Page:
Monday, March 1, 2010

Ye Very Olde English

Randall Stephens

Ammon Shea's enlightening piece on a comprehensive Old English Dictionary has been making the rounds from Humanities magazine, to Arts and Letters, to the Chronicle, and beyond. ("Violent but Charming: The Dictionary of Old English Explores the Brutality and Elegance of Our Ancestral Tongue," Humanities (Jan/Feb 2010.) Rightly so. Shea's essay is a fun romp through the twisty, turny (er, higgledy piggledy) story of Old English and its fastidious scholars. Why devote so much time and energy to a moribund tongue, some might ask. Is there an extensive dictionary of Nesili?

"The [Dictionary of Old English] corpus is comprehensive," observes Shea, "and contains about four million words, which makes it almost five times the size of the collected works of Shakespeare. It represents at least one copy of every piece of surviving Anglo-Saxon writing, although in some cases the corpus has more than a single copy of a work if it is in a different dialect or from a different date."

The essay made me further appreciate the importance of the evolution of language to history. Where's the Society for More Philological Studies in History when you need it? Trapped in the 1890s, maybe? Anyhow, historical and comparative linguistics, along with etymology, shed much light on the peoples and cultures of the past. Will it make the average history student fall asleep sitting upright? Not sure about that.

Take Shea's musings on the meaning and context of OE for example:

Browsing through a small section of the alphabet, I happened across gederednes, derian, gederian, gederod, deriendlic, deriendnes, derung, gedeþed, and gedigan, all of which are words that have to do with injuring, harming, or killing (with the exception of the last word, which means ‘to survive’). But lest you come away with the idea that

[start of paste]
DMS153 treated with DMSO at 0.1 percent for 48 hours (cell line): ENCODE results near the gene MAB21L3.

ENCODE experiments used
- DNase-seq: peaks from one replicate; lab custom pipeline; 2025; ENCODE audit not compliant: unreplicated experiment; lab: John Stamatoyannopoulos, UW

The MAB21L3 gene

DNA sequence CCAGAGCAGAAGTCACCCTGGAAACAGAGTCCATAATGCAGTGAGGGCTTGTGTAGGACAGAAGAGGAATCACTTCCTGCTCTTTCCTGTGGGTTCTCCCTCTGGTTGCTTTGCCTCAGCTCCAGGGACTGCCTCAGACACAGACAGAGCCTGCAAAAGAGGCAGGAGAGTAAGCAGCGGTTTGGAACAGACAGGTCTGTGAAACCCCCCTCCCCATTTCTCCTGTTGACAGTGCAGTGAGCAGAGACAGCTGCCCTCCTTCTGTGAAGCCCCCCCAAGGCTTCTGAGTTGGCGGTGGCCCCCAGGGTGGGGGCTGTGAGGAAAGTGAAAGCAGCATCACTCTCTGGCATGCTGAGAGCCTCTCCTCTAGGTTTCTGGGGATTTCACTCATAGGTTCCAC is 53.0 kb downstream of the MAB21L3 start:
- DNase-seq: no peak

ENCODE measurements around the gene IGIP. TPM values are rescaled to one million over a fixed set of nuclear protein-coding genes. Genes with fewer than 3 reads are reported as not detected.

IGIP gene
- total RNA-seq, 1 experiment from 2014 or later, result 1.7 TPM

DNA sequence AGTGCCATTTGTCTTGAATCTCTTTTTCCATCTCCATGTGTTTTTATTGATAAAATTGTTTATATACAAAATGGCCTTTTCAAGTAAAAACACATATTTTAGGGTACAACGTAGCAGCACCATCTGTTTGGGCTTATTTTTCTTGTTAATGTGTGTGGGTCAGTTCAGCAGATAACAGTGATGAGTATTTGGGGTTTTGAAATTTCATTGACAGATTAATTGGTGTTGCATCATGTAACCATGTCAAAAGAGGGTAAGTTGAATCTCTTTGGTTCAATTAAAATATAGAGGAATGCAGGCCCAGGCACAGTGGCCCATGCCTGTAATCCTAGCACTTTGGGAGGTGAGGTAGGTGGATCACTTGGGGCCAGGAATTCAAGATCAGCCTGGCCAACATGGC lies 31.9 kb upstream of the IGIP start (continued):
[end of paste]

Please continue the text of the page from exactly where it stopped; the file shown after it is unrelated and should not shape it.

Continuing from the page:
the speakers of this language were linguistically brutish, I would draw your attention to a word that appears shortly after all of these bruising terms: digollice.

Digollice is one of those words of which any language should be proud. It is elegant yet robust, clear yet multi-faceted—a description that perhaps sounds like that of an overpriced wine, but which is apt nonetheless. Among the meanings of this single word are the following: in a manner intended to avoid public attention, stealthily or furtively, in a manner that is unnoticed, with a lack of ostentation, in hiding, secluded in monastic life, spoken in a low or soft voice, spoken with circumspection or restraint, whispering slander, relating to secret thoughts of inward affliction, obscure or requiring interpretation, and a handful of others that I’ll let you find on your own.

Robert MacNeil's unsurpassed 9-part 1986 PBS series The Story of English is perfect for premodern and early modern history courses. (I've used it in my colonial America class to explore the divide between southern and northern accents, West Country vs. East Anglia. Watch selections from many of the episodes here.)

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